GALWAY United play their final home game of a hugely disappointing season this Friday when they welcome Wexford FC to Eamonn Deacy Park (7.45pm).
A side that many people suggested was too good to be relegated suffered that exact fate at the end of last season, with that prediction been equally as wide of the mark as the one that United would bounce straight back at the first time of asking.
Instead, they are set to record their worst league finish in 15 seasons, guaranteed to finish 6th in the league no matter how they fare tonight, or on Saturday week when they conclude the season with a game against Shelbourne in Tolka Park.
Those two games are set to see Alan Murphy continue his policy of blooding young players as the club looks to the future, a future that does not look like including an investment or input from any Saudi business group.
Back in June, the club was in talks with two Saudi businessmen with a view to them taking a controlling interest in the club. The talks had gone as far as seeing two representatives of United travelling to the Middle East to meet the proposed investors, but it seems to have fallen by the wayside.
“As far as the Saudi takeover, the line I have been given is that it has gone cold. I don’t know what that really means, but gone cold to me suggests it is dead,” said Murphy when asked for an update on the proposed takeover.
It appears that the deal fell through as the club undertook a due diligence process – apparently, members of the Galway United Friends Co-operative were told at the supporters’ group AGM last month that phone calls to the Saudi group had simply gone unanswered all of a sudden.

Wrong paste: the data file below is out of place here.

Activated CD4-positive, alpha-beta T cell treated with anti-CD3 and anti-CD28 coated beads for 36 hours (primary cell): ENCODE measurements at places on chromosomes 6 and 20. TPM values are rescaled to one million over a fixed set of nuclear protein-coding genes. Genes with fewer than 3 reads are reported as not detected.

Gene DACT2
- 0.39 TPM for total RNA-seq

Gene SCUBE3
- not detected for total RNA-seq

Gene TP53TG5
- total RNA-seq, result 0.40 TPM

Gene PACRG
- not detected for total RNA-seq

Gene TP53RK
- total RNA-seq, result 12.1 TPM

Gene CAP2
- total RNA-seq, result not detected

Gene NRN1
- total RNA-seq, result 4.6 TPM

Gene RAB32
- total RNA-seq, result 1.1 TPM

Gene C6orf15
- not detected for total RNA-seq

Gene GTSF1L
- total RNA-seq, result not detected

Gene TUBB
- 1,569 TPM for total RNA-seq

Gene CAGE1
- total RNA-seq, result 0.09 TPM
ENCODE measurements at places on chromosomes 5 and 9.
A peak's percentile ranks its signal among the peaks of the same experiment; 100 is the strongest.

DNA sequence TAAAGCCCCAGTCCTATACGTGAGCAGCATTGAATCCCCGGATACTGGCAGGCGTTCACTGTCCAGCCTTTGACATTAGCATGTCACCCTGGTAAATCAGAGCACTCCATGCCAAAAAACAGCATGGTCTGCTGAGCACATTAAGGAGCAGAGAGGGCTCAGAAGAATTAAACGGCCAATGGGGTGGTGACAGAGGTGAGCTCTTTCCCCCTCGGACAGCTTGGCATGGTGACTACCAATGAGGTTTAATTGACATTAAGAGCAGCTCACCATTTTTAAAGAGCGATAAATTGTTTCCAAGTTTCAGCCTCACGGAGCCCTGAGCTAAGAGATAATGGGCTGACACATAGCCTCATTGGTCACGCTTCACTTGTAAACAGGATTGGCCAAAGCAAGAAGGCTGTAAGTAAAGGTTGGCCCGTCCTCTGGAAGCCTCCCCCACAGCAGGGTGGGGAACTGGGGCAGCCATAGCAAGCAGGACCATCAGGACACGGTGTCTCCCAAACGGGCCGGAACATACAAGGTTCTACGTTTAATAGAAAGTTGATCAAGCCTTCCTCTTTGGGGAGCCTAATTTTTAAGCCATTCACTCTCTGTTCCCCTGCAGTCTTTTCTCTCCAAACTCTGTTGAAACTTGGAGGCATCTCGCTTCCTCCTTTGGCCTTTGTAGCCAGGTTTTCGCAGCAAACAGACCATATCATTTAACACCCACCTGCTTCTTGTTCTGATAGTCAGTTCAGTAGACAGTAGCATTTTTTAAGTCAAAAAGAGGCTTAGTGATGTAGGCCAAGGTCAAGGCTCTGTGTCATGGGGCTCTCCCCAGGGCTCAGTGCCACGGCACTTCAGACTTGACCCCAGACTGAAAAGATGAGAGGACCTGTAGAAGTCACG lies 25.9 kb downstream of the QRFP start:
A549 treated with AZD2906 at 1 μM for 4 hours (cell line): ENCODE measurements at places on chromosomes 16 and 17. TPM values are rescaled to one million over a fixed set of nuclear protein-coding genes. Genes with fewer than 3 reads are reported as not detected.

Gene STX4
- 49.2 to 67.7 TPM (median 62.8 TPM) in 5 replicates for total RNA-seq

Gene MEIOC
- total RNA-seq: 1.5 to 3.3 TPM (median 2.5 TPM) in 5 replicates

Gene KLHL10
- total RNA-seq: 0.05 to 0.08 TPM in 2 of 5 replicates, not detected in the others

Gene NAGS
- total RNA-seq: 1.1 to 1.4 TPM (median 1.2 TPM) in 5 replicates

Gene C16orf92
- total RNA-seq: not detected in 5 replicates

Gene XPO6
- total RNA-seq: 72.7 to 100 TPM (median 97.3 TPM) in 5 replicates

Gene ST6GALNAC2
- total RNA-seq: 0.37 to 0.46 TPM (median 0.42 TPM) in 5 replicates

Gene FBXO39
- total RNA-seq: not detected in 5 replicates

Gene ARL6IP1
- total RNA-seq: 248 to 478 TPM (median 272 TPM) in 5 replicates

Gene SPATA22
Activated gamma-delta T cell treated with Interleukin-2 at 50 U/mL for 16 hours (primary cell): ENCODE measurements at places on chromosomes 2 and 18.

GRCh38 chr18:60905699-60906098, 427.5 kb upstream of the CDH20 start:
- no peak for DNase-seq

If that is the case, it sits neatly in the narrative of a shambolic season for the club, which had started so promising with a 4-1 win at home to Athlone Town. However, United dropped valuable points in those early stages, surrendering leads away to both UCD and Drogheda United, and that failure to get positive results against the other sides in the chase for promotion eventually proved United’s undoing.
In the 14 games against the five sides above them, United have won just once – a season-best performance seeing them record a 2-0 win at home to UCD. A haul of seven points from a possible 42 is nowhere near good enough for a side to challenge for promotion.
For more, read this week’s Galway City Tribune.
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Gardaí raid cocaine lab in Galway City
Two men have been arrested following a Garda raid in which a cocaine laboratory was discovered in Galway City.